Origins

The Kras (Karst) is a stark and stunning landscape of sedimentary rock formations, which rise above deep caves, gorges, and underground rivers.

The limestone plateau is located in south-western Slovenia, where a mild Mediterranean climate meets the cold “bora” winds, blowing down from the north-east towards the Gulf of Trieste.

Sunrise landscape of Jamnik church in Slovenia on green hill with blue cloudy sky and mountainsRising peaks are a prominent feature of the Karst landscape. iStock.com/victoriya89

This climate of continuous breezes and relatively low humidity provide perfect conditions for the drying of meat, a tradition that evolved amongst local populations since the earliest settlements.

In 1689, the renowned Slovenian polymath Johann Weikhard Freiherr von Valvasor wrote of the Kras plateau and the humble culinary traditions of its communities:

These good people help themselves as they can and live poorly; they are very happy if they have a piece of pork fat (which they can digest due to their arduous work), onion, and a piece of plain, coarse, brown, rolled bran bread.

The development of Trieste as a significant port and urban centre lead to the expansion of routes through the Kras region. With travellers and traders passing through the region from major cities such as Vienna, demand for ham increased amongst merchants and innkeepers. As its reputation grew, so the production of Kraški pršut spread amongst local farmers.

The majority of salting and drying continued to take place on farms well into the 20th century.

In in his 1960 book “Slovensko Primorje”, Anton Melik observed how:

Pig-farming is well-developed in the Kras. It is every farmer’s wish to be able to slaughter pigs for their own needs. The temperatures in winter are right, and meat is preserved “raw”, dried in the form of “Kraški pršut”.

With increasing demand led by the inns and hotels of Slovenia, as well as the Italian market, farmers formed cooperatives to facilitate the production of hams on a larger scale. Specialised drying facilities known as “pršutarne” were opened in 1977, enabling producers to further increase production while maintaining traditional standards.

The unique heritage of Kraški pršut was recognised in 2012 with its designation as a protected geographical indication (PGI).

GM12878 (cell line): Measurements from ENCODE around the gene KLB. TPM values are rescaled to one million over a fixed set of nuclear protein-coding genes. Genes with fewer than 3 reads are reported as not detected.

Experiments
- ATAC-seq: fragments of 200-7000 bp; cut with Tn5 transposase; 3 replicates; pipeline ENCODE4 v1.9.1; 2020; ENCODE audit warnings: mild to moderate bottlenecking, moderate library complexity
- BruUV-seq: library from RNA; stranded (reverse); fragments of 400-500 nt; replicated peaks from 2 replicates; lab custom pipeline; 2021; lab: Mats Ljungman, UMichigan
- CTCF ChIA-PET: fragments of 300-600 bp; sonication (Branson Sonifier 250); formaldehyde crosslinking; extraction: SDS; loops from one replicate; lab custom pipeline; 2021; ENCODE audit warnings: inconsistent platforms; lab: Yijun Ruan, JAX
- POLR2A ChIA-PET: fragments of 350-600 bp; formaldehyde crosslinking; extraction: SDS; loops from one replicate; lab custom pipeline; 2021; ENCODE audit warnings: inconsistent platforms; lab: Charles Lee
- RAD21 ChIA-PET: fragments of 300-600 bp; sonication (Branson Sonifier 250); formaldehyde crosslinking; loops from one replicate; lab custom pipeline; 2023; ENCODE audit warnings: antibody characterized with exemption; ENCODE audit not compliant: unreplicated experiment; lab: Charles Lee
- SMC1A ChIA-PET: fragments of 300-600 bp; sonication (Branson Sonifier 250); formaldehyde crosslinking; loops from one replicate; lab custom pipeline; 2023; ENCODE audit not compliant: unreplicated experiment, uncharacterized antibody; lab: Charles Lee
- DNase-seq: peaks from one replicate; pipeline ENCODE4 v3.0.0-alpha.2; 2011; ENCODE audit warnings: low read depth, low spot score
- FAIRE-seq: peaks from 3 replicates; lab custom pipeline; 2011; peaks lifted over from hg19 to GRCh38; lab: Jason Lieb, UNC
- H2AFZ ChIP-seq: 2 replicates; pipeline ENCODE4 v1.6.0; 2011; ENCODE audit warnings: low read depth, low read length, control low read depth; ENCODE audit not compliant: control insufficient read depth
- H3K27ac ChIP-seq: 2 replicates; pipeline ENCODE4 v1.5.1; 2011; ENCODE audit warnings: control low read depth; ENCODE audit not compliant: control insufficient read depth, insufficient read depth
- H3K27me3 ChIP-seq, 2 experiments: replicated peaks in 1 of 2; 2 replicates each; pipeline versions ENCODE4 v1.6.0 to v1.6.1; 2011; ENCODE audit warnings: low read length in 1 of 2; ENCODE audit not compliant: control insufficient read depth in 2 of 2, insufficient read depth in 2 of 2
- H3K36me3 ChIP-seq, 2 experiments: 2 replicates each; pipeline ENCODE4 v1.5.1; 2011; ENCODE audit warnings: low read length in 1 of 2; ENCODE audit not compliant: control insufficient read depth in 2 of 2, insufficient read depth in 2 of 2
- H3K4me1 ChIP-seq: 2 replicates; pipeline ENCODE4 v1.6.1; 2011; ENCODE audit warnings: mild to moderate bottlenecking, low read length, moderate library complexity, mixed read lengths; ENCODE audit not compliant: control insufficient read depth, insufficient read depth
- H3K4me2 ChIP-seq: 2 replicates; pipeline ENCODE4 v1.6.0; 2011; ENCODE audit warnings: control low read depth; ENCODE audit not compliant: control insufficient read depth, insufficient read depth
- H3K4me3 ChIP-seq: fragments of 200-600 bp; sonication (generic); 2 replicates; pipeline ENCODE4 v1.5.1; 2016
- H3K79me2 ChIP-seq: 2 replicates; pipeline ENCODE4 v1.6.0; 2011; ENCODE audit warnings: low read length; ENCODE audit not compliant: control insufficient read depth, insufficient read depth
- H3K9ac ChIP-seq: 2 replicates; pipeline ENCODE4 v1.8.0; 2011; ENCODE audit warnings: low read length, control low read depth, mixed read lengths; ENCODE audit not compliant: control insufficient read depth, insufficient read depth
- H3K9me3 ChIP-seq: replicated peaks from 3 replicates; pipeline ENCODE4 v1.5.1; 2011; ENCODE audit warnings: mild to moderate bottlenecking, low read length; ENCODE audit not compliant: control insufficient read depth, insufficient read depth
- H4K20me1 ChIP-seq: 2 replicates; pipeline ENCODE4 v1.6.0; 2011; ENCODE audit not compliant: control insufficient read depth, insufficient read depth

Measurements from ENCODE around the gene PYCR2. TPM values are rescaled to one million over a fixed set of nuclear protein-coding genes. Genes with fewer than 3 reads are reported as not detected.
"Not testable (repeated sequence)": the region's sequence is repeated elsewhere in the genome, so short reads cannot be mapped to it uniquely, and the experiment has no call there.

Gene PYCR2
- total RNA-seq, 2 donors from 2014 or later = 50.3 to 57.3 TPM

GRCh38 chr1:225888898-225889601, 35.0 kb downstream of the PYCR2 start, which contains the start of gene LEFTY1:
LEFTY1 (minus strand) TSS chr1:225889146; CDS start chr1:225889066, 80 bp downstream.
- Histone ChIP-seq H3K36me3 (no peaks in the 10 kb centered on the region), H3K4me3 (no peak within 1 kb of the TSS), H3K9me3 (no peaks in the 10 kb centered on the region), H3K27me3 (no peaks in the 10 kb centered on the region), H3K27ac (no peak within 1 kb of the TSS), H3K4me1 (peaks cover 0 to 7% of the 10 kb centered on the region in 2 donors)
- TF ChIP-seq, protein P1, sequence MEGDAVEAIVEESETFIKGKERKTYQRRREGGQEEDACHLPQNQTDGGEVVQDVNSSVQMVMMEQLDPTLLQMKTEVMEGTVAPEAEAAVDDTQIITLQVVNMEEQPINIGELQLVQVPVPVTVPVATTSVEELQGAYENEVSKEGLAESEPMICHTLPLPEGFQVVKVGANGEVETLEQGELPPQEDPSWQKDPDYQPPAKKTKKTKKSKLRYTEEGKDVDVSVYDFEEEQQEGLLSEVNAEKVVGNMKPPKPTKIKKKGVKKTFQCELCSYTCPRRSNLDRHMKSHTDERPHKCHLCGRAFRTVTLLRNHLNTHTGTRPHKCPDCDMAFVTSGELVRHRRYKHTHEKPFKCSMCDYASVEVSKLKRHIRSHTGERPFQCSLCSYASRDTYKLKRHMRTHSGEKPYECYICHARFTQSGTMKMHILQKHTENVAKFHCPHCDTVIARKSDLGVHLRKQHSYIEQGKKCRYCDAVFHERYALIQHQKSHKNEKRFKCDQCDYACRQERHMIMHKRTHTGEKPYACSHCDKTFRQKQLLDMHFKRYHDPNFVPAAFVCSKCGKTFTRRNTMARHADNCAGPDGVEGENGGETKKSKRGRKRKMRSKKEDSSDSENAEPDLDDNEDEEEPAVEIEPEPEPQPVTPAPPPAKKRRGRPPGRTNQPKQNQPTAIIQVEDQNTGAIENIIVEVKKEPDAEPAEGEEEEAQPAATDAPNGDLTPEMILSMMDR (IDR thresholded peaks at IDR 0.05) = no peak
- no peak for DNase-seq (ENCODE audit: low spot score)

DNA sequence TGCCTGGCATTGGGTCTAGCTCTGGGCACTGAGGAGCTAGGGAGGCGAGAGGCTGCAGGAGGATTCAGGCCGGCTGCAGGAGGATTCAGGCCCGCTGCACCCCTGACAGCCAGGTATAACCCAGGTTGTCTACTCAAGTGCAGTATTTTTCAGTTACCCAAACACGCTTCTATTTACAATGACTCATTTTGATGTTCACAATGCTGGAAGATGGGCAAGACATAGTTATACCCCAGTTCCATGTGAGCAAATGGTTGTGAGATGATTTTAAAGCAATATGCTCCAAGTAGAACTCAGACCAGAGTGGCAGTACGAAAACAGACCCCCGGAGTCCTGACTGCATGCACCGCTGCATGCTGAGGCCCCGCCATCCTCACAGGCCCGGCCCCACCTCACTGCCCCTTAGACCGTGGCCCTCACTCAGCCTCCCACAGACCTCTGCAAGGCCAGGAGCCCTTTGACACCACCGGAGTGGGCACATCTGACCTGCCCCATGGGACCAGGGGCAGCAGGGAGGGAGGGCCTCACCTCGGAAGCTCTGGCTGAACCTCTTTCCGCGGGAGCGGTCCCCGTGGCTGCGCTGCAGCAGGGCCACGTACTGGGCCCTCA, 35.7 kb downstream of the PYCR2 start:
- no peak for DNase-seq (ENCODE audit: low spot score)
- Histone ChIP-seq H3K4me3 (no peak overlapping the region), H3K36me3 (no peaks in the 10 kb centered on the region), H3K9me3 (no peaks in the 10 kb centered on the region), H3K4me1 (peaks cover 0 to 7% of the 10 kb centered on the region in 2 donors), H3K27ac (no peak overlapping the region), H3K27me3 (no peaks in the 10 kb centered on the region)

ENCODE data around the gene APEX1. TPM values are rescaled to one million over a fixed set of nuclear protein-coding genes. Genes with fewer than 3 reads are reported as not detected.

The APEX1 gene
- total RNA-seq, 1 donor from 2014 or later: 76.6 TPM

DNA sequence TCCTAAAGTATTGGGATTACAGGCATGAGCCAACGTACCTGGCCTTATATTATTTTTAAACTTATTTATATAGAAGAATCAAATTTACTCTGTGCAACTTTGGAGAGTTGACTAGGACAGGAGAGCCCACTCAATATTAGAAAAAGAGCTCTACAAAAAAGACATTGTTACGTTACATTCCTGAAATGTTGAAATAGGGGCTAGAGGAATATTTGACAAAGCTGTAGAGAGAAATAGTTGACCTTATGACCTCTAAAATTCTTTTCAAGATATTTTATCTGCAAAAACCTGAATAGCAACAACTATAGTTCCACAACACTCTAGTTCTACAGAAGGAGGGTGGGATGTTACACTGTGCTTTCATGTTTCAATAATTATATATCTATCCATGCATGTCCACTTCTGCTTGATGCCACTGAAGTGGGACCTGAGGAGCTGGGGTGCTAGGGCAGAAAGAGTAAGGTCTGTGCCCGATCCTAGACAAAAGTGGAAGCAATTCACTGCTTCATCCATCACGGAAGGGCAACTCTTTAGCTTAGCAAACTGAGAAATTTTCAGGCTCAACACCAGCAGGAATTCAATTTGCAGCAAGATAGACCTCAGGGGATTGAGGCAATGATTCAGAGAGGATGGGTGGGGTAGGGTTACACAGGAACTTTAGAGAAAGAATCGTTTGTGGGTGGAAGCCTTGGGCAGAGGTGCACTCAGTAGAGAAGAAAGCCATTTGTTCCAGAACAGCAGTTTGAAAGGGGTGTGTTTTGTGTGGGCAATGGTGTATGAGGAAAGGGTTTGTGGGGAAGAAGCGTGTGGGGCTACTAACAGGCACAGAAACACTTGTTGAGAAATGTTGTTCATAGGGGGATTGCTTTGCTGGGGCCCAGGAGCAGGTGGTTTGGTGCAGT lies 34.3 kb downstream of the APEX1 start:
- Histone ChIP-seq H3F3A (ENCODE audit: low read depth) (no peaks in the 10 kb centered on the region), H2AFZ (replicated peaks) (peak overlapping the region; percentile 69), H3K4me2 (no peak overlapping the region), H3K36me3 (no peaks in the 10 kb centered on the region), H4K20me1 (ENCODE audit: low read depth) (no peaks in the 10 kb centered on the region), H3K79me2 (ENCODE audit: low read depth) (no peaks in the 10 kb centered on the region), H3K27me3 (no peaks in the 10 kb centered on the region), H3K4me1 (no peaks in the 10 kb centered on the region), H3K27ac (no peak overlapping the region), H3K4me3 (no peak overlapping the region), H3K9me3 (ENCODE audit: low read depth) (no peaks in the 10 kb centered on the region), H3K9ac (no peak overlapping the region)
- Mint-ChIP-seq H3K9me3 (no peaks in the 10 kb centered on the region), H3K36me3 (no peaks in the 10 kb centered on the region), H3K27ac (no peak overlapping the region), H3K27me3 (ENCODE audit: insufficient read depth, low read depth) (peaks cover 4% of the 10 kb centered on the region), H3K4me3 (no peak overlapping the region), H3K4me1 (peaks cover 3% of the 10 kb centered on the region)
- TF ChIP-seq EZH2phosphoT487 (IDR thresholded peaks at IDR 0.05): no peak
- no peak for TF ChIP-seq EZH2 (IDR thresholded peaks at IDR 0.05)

Production

The salting, drying and maturing of Kraški pršut PGI all take place within the Kras region of Slovenia, situated in the western part of central Primorska.

Each producer of Kraški pršut PGI is registered and assigned a unique number. Producers must also obtain a certificate of compliance, which ensures that they follow traditional methods and high standards throughout the production process.

The length of the salting and drying process depends on the weight of the meat; for a typical hind leg weighing 9kg, the total production period lasts for at least 12 months.

Just before they are salted, the hind legs are hot-branded with a mark signifying the day, month and year, as well as the batch number. The brand mark ensures that the ham can be identified and monitored throughout the production process, and that the final product is fully traceable.

The hind legs are salted whole by rubbing coarse sea salt in to the meat; dry-salting using only coarse sea salt is a characteristic feature of Kraški pršut PGI. The amount of salt used depends on the weight of the hind legs. Producers use salt in moderation, so that their products have the right balance between saltiness and sweetness.

The salted hind legs are placed on shelves and kept at a temperature of + 1°C to + 4°C.

Salt is removed from the surface of the hind legs, which are then cold-dried in gently circulating air at a temperature of + 1°C do + 7°C. The duration of the entire cold-drying stage, including salting, lasts at least 75 days.

Kraski Slovenia

In preparation for the next stage, the hind legs are washed in hot water and wiped dry, before the meat around the head of the thigh bone is trimmed of fat. The leg is then left to dry and mature at temperatures of + 12°C to + 18°C. The meat is regularly greased with seasoned pork fat.

As the ham approaches full maturity, expert testers pierce the muscle meat with the tip of a horse-bone needle, which they then smell in order to judge the aroma. This sensory test is backed up by laboratory tests, which determine the salt and water content of the ham.

Hams that successfully pass the tests are branded with the Kraški pršut PGI logo and the producer number.

Kraški pršut PGI may be sold on the bone or deboned, as a whole leg or in halves, quarters, or slices. Slicing, deboning and packaging are carried out by certified establishments within the production area, in order to preserve the distinctive aroma, colour, and texture of the ham.

More information

Kraški pršut PGI – legal specifications

Protected geographical indication

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